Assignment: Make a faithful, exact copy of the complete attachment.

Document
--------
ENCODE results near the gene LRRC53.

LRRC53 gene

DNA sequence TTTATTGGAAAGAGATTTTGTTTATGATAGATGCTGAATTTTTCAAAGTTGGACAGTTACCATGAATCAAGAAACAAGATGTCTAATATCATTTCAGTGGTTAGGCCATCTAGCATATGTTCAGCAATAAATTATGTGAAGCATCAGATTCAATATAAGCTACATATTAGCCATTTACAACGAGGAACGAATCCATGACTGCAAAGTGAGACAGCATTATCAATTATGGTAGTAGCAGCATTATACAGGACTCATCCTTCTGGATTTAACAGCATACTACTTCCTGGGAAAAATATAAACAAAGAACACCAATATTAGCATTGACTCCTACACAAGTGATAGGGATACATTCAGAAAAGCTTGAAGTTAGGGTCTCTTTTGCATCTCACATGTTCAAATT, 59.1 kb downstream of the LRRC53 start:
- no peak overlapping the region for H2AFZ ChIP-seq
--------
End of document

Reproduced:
ENCODE results near the gene LRRC53.

LRRC53 gene

DNA sequence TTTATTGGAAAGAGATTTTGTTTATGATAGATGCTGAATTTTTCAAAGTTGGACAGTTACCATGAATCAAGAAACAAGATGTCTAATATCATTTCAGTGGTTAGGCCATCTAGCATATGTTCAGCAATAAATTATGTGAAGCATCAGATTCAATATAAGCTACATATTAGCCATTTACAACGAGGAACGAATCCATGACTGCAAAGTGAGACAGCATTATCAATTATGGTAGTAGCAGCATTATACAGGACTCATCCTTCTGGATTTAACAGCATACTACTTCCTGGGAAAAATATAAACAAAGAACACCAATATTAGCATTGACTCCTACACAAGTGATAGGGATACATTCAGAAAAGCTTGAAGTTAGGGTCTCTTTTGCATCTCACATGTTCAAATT, 59.1 kb downstream of the LRRC53 start:
- no peak overlapping the region for H2AFZ ChIP-seq